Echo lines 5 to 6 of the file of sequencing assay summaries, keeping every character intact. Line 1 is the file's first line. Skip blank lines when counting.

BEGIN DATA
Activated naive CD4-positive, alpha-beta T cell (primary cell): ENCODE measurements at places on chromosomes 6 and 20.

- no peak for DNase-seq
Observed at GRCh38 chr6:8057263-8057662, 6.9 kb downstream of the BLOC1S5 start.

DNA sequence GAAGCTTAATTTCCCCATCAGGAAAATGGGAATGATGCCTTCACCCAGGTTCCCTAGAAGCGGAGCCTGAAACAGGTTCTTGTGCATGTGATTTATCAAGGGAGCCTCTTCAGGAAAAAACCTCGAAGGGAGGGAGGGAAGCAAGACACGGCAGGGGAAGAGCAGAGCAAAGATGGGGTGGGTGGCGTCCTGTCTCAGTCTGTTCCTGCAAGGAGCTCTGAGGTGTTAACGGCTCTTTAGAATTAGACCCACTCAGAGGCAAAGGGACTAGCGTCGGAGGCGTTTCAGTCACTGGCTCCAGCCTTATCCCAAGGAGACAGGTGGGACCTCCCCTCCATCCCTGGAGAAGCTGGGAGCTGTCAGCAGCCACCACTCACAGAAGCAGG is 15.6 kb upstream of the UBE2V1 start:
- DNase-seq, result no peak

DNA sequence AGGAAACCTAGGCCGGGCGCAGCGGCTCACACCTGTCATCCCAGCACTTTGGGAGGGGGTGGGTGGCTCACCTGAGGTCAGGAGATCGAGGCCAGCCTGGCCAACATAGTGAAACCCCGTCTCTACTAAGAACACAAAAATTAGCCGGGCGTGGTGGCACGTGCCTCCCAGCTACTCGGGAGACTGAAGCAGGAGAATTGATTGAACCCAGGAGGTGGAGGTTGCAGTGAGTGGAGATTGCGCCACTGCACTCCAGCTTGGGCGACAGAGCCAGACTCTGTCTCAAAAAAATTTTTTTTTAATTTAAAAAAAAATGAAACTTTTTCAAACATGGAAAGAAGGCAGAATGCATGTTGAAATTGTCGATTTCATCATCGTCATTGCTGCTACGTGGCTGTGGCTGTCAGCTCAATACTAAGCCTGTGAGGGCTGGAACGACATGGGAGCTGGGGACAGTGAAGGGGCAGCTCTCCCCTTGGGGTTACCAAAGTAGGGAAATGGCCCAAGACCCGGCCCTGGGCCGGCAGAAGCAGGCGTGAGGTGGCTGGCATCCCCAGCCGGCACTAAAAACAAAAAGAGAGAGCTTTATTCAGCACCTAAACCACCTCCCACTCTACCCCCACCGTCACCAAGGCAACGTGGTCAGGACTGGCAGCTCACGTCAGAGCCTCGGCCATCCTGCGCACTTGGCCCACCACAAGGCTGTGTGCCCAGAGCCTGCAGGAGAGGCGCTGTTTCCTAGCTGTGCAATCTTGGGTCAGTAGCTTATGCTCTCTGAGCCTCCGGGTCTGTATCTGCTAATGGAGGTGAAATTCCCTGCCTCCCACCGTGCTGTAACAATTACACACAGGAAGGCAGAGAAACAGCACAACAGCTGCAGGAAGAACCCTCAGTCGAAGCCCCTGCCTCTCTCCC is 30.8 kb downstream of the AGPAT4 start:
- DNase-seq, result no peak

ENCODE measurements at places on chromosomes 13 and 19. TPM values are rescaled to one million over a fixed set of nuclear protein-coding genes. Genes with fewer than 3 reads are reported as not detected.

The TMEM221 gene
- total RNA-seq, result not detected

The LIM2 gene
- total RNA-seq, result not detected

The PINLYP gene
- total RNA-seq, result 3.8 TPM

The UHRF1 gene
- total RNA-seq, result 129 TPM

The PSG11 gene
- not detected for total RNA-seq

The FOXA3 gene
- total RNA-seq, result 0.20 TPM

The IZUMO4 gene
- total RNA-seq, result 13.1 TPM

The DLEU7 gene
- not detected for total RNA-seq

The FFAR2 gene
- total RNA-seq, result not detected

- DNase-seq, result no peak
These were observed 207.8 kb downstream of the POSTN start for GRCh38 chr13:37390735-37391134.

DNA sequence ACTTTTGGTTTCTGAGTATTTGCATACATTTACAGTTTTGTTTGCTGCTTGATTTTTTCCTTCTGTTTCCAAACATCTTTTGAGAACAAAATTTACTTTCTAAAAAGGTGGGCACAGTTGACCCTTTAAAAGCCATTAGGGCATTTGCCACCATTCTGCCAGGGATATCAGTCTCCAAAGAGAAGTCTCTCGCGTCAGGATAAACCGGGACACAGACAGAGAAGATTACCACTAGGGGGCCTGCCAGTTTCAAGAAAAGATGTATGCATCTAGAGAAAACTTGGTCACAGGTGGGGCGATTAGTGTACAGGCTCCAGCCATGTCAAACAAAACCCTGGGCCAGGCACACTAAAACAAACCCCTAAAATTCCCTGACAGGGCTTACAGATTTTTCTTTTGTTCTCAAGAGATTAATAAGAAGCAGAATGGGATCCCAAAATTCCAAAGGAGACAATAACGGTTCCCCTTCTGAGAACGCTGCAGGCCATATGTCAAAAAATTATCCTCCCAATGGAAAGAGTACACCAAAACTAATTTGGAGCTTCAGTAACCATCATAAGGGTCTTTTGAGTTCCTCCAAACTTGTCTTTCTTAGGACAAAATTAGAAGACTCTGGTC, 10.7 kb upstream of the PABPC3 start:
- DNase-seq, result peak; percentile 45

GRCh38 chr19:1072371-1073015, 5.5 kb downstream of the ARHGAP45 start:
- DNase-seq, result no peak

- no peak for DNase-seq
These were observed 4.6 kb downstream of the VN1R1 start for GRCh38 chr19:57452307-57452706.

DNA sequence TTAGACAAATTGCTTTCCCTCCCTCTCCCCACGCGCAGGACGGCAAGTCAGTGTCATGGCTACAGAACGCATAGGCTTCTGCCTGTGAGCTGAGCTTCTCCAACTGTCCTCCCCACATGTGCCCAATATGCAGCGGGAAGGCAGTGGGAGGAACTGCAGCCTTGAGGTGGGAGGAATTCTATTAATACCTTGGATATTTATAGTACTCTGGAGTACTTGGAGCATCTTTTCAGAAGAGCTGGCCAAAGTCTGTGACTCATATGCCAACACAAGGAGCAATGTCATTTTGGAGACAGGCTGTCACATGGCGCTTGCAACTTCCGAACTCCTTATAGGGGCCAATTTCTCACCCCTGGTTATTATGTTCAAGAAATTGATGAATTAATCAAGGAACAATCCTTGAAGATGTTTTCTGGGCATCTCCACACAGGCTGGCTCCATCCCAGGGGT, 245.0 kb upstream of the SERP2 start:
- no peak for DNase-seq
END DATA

- DNase-seq, result no peak

DNA sequence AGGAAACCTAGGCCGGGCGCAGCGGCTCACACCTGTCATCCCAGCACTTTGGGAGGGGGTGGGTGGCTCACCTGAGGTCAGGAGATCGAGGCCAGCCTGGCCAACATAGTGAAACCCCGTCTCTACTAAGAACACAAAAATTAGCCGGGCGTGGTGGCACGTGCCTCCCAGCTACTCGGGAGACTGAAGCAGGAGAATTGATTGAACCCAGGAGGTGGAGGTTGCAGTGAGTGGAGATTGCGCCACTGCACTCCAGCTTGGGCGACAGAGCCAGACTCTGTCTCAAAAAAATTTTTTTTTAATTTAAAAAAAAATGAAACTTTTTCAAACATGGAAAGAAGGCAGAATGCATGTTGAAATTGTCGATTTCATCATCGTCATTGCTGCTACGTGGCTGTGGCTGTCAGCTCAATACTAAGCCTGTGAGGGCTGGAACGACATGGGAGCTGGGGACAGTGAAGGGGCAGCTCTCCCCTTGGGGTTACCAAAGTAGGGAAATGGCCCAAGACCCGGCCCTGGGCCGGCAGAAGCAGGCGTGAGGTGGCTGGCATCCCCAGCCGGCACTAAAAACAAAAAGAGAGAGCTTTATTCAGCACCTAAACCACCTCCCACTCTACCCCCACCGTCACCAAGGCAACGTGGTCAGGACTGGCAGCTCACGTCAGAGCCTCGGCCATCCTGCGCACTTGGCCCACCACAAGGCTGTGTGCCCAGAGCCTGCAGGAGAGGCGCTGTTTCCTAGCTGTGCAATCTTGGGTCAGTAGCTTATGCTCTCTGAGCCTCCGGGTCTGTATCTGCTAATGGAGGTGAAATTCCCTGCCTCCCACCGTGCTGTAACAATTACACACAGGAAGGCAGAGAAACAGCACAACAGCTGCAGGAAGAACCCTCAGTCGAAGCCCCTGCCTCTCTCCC is 30.8 kb downstream of the AGPAT4 start: